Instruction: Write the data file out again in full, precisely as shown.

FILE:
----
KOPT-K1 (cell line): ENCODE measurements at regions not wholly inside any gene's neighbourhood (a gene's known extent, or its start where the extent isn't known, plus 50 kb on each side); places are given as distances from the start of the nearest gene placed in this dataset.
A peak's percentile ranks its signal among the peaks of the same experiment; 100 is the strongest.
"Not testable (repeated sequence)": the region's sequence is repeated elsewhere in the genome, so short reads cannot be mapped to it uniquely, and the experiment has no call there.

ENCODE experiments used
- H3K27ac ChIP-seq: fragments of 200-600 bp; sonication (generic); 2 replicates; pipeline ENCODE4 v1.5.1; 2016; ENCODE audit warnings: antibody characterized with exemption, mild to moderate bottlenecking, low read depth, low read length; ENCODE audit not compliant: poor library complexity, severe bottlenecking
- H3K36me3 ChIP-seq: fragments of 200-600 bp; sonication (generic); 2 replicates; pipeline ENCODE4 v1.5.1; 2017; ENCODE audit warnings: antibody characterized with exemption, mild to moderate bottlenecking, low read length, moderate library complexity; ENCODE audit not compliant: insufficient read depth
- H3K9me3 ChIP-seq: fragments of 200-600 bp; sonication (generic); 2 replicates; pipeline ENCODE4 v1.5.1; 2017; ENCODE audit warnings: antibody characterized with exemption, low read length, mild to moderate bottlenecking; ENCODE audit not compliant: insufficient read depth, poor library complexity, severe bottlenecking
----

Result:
KOPT-K1 (cell line): ENCODE measurements at regions not wholly inside any gene's neighbourhood (a gene's known extent, or its start where the extent isn't known, plus 50 kb on each side); places are given as distances from the start of the nearest gene placed in this dataset.
A peak's percentile ranks its signal among the peaks of the same experiment; 100 is the strongest.
"Not testable (repeated sequence)": the region's sequence is repeated elsewhere in the genome, so short reads cannot be mapped to it uniquely, and the experiment has no call there.

ENCODE experiments used
- H3K27ac ChIP-seq: fragments of 200-600 bp; sonication (generic); 2 replicates; pipeline ENCODE4 v1.5.1; 2016; ENCODE audit warnings: antibody characterized with exemption, mild to moderate bottlenecking, low read depth, low read length; ENCODE audit not compliant: poor library complexity, severe bottlenecking
- H3K36me3 ChIP-seq: fragments of 200-600 bp; sonication (generic); 2 replicates; pipeline ENCODE4 v1.5.1; 2017; ENCODE audit warnings: antibody characterized with exemption, mild to moderate bottlenecking, low read length, moderate library complexity; ENCODE audit not compliant: insufficient read depth
- H3K9me3 ChIP-seq: fragments of 200-600 bp; sonication (generic); 2 replicates; pipeline ENCODE4 v1.5.1; 2017; ENCODE audit warnings: antibody characterized with exemption, low read length, mild to moderate bottlenecking; ENCODE audit not compliant: insufficient read depth, poor library complexity, severe bottlenecking